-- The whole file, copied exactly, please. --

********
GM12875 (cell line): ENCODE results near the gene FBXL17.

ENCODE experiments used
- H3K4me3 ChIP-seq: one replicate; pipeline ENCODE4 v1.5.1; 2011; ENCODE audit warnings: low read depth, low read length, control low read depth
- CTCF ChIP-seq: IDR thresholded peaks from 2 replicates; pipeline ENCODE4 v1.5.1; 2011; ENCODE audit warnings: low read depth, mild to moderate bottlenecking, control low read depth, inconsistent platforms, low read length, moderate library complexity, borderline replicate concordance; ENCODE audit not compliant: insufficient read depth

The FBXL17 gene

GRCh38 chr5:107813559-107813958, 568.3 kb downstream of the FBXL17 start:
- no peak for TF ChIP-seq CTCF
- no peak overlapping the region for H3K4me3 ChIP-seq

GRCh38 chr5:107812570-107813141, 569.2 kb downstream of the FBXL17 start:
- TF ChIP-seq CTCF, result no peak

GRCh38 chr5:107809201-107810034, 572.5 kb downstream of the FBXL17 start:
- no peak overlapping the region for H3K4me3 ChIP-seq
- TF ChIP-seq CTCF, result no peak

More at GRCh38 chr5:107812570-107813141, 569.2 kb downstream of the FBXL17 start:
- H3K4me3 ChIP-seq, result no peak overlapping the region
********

GM12875 (cell line): ENCODE results near the gene FBXL17.

ENCODE experiments used
- H3K4me3 ChIP-seq: one replicate; pipeline ENCODE4 v1.5.1; 2011; ENCODE audit warnings: low read depth, low read length, control low read depth
- CTCF ChIP-seq: IDR thresholded peaks from 2 replicates; pipeline ENCODE4 v1.5.1; 2011; ENCODE audit warnings: low read depth, mild to moderate bottlenecking, control low read depth, inconsistent platforms, low read length, moderate library complexity, borderline replicate concordance; ENCODE audit not compliant: insufficient read depth

The FBXL17 gene

GRCh38 chr5:107813559-107813958, 568.3 kb downstream of the FBXL17 start:
- no peak for TF ChIP-seq CTCF
- no peak overlapping the region for H3K4me3 ChIP-seq

GRCh38 chr5:107812570-107813141, 569.2 kb downstream of the FBXL17 start:
- TF ChIP-seq CTCF, result no peak

GRCh38 chr5:107809201-107810034, 572.5 kb downstream of the FBXL17 start:
- no peak overlapping the region for H3K4me3 ChIP-seq
- TF ChIP-seq CTCF, result no peak

More at GRCh38 chr5:107812570-107813141, 569.2 kb downstream of the FBXL17 start:
- H3K4me3 ChIP-seq, result no peak overlapping the region